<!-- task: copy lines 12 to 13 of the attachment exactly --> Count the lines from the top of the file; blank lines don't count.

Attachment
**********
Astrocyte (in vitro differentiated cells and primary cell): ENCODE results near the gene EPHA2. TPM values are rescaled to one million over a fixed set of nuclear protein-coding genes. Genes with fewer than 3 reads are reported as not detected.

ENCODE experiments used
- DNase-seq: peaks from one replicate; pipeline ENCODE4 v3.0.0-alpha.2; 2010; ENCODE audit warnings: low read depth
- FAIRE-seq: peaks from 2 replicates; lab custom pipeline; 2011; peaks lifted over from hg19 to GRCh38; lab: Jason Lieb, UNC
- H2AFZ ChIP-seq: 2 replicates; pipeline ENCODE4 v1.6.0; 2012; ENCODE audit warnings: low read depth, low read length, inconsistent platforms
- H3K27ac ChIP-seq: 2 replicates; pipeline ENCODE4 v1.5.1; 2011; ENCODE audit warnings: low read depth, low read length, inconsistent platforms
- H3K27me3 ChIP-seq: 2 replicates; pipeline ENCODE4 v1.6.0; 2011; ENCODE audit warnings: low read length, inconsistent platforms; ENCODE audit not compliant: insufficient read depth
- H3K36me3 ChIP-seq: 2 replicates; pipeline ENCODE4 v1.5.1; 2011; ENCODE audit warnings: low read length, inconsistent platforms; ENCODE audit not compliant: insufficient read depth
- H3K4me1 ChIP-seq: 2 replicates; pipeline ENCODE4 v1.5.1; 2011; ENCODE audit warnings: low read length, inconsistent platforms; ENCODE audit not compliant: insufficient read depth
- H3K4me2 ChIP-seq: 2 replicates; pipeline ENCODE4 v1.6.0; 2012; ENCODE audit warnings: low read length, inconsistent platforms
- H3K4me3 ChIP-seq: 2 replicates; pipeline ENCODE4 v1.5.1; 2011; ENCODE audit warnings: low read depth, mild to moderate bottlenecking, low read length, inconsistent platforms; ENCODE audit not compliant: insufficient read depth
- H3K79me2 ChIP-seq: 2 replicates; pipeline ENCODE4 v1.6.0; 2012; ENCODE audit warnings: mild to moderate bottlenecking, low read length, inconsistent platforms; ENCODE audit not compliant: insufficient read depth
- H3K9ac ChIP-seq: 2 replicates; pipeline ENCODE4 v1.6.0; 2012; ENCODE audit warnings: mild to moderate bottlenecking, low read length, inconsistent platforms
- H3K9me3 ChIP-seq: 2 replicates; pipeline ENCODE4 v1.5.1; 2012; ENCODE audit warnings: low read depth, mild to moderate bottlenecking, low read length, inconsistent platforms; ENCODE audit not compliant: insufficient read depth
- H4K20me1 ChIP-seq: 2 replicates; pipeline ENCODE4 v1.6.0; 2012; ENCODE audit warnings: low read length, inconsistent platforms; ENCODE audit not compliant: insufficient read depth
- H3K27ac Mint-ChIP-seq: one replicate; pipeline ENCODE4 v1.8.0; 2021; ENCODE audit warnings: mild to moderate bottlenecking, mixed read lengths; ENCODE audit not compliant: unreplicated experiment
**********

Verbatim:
- H3K79me2 ChIP-seq: 2 replicates; pipeline ENCODE4 v1.6.0; 2012; ENCODE audit warnings: mild to moderate bottlenecking, low read length, inconsistent platforms; ENCODE audit not compliant: insufficient read depth
- H3K9ac ChIP-seq: 2 replicates; pipeline ENCODE4 v1.6.0; 2012; ENCODE audit warnings: mild to moderate bottlenecking, low read length, inconsistent platforms